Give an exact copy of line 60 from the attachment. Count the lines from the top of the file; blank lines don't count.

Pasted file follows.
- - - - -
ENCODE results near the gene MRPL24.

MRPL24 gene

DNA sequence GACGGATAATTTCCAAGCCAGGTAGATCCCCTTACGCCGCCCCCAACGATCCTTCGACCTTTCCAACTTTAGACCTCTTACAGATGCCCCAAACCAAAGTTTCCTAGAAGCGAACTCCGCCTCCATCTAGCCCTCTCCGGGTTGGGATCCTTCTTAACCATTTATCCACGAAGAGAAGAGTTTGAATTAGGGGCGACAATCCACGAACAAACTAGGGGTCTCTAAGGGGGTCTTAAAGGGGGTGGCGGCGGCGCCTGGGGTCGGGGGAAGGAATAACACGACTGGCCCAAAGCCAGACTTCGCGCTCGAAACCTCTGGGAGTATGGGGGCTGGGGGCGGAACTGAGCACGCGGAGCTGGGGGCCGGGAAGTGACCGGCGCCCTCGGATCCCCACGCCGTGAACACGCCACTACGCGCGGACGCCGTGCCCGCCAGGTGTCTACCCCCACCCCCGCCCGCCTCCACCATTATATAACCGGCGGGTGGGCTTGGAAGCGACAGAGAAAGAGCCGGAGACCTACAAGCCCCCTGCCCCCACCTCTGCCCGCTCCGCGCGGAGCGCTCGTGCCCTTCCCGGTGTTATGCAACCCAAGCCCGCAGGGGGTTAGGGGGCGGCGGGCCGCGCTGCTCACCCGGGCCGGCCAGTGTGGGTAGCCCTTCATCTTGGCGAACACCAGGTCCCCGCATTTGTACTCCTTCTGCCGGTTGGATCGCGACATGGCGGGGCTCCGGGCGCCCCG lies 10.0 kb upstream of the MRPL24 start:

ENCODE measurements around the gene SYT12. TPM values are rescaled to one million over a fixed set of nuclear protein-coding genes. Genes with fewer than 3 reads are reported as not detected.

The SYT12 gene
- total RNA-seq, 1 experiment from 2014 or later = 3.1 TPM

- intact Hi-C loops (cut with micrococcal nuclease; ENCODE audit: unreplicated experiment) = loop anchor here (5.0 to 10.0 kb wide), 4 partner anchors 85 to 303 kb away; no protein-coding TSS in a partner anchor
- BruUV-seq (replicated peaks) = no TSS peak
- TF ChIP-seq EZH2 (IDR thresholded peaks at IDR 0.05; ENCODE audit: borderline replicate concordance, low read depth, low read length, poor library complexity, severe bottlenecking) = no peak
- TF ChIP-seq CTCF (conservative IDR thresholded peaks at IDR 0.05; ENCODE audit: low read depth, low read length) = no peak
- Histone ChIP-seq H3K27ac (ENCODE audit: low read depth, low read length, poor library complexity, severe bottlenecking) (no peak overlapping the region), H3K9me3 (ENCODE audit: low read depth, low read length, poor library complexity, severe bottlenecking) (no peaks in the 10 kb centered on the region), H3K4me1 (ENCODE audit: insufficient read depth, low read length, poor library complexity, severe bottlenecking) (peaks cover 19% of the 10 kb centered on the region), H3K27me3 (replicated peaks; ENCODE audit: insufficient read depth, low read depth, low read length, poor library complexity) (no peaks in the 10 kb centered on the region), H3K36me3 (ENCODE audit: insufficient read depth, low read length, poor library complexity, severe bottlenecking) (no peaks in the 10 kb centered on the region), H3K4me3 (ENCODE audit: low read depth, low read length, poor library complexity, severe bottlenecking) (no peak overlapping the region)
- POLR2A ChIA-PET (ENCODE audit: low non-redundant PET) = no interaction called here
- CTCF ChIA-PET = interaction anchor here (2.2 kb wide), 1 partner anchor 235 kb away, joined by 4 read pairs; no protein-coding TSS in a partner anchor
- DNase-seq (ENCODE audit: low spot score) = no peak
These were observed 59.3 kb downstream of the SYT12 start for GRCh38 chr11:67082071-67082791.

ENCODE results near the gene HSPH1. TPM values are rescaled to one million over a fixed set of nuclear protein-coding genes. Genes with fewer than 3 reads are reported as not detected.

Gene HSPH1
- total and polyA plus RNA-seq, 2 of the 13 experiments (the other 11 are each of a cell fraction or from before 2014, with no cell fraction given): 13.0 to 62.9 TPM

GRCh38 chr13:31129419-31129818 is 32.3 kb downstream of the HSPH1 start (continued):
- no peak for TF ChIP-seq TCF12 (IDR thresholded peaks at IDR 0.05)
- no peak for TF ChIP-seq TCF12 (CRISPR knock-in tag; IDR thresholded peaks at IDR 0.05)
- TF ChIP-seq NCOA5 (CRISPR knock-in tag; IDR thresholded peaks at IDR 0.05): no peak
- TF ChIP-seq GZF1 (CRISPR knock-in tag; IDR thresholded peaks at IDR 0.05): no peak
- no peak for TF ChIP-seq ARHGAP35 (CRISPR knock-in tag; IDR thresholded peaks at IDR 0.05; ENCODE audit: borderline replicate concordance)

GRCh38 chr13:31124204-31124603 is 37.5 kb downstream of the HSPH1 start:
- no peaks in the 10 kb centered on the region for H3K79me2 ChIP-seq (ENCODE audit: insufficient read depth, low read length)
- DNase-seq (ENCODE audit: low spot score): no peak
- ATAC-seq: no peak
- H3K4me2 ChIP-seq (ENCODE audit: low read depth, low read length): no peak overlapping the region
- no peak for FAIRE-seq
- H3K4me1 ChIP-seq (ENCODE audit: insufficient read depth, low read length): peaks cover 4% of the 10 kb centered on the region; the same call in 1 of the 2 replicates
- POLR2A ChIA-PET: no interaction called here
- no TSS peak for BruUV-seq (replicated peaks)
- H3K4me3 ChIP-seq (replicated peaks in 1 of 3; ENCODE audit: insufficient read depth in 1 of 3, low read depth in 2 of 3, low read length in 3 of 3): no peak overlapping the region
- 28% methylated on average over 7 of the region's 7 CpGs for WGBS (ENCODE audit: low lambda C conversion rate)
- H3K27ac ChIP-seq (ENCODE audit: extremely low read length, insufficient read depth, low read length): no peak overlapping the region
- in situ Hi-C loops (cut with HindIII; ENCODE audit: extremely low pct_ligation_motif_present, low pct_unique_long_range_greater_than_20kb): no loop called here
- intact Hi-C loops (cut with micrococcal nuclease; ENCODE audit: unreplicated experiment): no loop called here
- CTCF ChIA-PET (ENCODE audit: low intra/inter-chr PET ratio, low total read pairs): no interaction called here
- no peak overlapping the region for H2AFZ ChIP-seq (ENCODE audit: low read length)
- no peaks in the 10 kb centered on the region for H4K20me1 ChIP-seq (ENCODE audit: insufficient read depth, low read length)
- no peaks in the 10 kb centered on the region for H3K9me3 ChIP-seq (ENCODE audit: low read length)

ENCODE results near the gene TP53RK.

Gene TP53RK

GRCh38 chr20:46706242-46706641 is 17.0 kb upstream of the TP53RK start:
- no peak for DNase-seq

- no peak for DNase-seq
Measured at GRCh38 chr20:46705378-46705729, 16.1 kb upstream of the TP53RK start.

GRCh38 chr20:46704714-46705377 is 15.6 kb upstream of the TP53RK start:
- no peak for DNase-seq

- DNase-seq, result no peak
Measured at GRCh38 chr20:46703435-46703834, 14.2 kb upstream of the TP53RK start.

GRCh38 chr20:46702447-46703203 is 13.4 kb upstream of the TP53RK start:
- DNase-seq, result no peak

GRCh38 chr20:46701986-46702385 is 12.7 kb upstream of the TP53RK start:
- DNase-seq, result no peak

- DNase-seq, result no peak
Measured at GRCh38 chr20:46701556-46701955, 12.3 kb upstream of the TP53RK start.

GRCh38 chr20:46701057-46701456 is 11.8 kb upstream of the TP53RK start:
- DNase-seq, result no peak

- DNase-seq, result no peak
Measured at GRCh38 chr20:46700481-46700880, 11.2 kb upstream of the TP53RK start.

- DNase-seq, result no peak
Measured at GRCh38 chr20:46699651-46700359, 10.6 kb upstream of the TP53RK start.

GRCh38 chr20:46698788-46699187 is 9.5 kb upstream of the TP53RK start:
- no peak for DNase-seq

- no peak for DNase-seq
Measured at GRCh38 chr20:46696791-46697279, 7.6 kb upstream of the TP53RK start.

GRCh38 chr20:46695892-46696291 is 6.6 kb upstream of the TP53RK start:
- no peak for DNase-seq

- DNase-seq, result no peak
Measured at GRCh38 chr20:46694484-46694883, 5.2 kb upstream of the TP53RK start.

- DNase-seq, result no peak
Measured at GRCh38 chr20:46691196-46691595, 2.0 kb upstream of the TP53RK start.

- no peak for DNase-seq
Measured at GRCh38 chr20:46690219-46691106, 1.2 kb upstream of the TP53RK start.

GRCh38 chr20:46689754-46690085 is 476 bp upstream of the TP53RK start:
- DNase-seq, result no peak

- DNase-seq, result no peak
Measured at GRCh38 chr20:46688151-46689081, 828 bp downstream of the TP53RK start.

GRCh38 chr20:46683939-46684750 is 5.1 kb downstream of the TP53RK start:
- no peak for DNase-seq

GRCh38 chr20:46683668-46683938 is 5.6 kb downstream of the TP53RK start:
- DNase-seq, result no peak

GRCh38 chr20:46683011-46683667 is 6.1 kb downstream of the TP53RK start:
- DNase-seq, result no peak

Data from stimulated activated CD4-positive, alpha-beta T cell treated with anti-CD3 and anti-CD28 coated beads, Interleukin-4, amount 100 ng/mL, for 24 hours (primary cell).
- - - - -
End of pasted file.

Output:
- DNase-seq, result no peak